News / Middle East

Israeli PM Calls For Direct Talks With Palestinians Without Delay

Israeli Prime Minister Benjamin Netanyahu said Thursday he is willing to take political risks, but not security ones, to work out a peace agreement with the Palestinians. Speaking in New York City, Mr. Netanyahu said direct talks should begin between the two sides without delay.

Repeatedly driving home the point that he is ready to take steps to make peace with the Palestinians, Mr.Netanyahu said he did not come back a second time as Israel's prime minister to do nothing.

"You come back to do something," said  Benjamin Netanyahu. "I'm prepared to do something. I'm prepared to take risks. I won't take risks with our security, but I'm willing to take political risks. So does President Mahmoud Abbas. He must be prepared to take these risks. And I know President Obama is ready to assist us in this."

Mr. Netanyahu met with President Barack Obama in Washington on Tuesday. The Israeli leader said then he would like to see direct talks start between the two sides within the next few weeks.On Thursday, he reiterated that desire to the audience at the Council on Foreign Relations in New York.

"We should just stop all the delays, stop all the preconditions, stop all the pretexts, and start now," said Mr. Netanyahu. "Next week. In two weeks. Get the talks going. Because only if we start them can we complete them."

Palestinian President Mahmoud Abbas was in Ethiopia on Wednesday, where he said he was hoping for positive news from the Israeli side.

"All the time we reiterated our position that we are ready to go for direct talks if we receive any signals from the Israeli side on two issues: the borders and the security," said President Abbas. "We presented our proposals to both the Americans and the Israelis and we are waiting for the Israeli impression and the reaction."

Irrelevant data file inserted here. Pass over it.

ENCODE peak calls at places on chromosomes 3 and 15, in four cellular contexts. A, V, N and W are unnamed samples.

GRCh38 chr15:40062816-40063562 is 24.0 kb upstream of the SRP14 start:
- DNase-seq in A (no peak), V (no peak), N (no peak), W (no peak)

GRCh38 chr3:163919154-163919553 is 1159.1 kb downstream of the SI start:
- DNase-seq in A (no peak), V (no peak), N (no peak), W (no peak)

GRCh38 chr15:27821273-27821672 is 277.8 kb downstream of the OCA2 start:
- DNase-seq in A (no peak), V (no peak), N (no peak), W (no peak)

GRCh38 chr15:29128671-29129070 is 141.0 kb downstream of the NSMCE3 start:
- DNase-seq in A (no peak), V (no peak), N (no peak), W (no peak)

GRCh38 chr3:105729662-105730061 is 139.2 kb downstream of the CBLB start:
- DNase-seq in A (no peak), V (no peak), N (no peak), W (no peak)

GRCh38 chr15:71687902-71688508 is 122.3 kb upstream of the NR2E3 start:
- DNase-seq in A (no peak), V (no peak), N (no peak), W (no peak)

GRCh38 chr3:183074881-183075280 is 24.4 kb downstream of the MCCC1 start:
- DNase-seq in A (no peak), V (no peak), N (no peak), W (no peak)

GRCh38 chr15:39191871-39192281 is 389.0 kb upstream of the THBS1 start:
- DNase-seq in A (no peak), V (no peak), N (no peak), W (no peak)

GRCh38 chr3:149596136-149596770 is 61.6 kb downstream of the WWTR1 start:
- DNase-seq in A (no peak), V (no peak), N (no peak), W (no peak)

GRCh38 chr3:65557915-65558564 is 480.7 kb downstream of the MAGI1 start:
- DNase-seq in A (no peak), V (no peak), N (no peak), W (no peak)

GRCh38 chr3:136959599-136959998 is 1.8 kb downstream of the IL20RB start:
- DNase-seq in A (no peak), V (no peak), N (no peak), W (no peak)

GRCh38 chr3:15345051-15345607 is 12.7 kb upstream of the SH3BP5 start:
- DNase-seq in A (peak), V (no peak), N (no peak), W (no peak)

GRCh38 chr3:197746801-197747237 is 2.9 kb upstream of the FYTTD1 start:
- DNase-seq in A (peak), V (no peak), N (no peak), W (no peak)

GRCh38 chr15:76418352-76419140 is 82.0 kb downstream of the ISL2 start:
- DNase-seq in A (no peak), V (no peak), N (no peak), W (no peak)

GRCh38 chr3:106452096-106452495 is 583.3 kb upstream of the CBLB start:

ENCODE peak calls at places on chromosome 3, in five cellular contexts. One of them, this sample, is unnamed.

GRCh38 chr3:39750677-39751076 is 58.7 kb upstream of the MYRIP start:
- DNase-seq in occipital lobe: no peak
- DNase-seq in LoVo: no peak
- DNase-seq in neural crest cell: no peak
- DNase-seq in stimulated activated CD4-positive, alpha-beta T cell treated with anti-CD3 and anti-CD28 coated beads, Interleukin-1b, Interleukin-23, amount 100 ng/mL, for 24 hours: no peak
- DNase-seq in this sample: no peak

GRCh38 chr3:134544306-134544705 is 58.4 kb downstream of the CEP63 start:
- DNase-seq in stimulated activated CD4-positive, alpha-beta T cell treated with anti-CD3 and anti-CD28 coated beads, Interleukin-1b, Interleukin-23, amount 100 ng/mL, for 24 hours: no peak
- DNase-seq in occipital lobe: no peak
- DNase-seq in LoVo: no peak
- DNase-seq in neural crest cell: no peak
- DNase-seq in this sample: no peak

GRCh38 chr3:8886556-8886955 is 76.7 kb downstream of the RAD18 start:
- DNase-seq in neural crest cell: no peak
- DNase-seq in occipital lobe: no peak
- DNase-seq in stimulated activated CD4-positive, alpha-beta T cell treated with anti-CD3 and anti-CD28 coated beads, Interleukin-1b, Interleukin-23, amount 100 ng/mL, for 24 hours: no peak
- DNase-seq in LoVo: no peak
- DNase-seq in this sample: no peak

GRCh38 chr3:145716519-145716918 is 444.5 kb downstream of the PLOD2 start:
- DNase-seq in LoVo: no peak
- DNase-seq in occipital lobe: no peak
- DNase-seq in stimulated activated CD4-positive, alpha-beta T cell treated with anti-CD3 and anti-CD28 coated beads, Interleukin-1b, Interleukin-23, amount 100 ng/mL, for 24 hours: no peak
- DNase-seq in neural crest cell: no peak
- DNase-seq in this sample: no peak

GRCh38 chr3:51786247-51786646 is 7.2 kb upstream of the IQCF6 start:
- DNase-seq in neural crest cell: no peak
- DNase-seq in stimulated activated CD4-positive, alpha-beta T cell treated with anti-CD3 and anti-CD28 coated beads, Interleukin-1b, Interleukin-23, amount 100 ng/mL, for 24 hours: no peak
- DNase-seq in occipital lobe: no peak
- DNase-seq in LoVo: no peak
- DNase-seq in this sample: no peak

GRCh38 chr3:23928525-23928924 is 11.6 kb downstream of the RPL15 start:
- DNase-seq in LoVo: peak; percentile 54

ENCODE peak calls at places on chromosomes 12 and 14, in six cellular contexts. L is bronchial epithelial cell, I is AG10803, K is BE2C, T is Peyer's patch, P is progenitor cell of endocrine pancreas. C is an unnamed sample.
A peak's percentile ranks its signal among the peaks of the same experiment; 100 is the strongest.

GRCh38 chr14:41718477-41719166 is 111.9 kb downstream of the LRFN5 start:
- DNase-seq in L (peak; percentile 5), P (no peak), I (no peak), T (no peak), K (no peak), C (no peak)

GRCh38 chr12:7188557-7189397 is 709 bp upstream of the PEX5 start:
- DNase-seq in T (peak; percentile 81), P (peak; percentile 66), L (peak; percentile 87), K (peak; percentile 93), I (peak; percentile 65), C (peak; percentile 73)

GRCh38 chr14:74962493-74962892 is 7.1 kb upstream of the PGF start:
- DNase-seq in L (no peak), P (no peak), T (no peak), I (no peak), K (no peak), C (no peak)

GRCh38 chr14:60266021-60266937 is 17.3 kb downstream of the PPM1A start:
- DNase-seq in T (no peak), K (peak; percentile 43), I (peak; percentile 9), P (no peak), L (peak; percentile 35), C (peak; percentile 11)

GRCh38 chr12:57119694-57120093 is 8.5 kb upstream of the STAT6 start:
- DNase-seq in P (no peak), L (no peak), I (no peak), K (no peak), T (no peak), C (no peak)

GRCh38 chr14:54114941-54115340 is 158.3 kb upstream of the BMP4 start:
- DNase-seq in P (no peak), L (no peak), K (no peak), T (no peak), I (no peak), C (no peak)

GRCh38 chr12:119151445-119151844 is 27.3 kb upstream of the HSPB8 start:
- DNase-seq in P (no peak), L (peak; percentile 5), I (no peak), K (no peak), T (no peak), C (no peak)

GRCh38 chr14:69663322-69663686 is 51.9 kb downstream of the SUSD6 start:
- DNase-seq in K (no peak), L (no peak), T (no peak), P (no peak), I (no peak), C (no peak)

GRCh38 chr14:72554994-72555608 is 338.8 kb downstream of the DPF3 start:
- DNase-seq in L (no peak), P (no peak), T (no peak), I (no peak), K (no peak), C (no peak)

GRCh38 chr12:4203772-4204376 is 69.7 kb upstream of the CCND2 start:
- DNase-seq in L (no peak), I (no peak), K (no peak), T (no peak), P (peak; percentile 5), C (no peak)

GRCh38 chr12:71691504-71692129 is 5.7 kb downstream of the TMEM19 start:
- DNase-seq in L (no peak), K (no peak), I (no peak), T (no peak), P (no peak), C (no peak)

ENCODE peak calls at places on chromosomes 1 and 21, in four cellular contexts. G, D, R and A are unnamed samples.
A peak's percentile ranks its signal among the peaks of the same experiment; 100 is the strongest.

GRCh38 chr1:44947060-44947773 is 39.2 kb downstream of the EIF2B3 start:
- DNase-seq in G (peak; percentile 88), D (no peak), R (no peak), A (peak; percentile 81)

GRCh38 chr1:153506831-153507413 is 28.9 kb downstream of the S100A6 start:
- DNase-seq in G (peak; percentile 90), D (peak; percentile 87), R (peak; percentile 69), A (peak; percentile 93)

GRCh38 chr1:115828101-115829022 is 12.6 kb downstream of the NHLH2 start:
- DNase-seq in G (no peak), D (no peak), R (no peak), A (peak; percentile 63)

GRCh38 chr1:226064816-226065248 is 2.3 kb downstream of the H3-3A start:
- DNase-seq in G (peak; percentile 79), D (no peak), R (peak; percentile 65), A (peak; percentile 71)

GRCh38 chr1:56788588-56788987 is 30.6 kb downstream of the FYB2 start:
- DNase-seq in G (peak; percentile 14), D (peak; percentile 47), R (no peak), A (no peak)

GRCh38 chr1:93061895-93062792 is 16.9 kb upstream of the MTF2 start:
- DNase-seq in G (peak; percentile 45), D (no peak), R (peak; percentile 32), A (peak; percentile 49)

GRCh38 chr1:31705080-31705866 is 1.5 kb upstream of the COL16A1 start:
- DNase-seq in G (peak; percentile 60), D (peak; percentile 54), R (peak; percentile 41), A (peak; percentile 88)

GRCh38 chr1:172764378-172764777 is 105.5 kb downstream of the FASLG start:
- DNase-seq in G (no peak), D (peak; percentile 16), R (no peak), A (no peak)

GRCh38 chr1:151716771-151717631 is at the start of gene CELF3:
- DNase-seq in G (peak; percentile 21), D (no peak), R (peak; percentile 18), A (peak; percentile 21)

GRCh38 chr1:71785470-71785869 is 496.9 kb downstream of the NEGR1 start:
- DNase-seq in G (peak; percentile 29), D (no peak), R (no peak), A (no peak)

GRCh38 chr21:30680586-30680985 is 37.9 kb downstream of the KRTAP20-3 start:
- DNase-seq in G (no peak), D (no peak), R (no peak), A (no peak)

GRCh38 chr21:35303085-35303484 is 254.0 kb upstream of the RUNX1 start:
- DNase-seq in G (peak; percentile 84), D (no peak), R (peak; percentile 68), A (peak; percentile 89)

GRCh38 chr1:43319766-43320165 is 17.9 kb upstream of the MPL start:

Another main sticking point to resuming direct talks has been the issue of Israeli settlements. Last year, Mr. Netanyahu declared a temporary suspension of new building in the West Bank. On Thursday he appeared to say he would not extend that moratorium.

"I actually did this temporary freeze as an inducement to enter the talks," he said. "Now seven months into this ten-month moratorium, the Palestinians have not yet come in, but they already argue that you have to extend that gesture. I think the right thing to do is just get into the talks; this is how we will resolve this issue of settlements."

Outside the Council on Foreign Relations about 200 demonstrators gathered from both the pro-and anti-Netanyahu camp.

One group held up signs welcoming the Israeli leader to New York. On the other side of the street, the opposition, many of them identifying themselves as American Jews, said they were angry about Israel's policies toward the Palestinians and did not think Mr. Netanyahu would follow through on his promises for peace.

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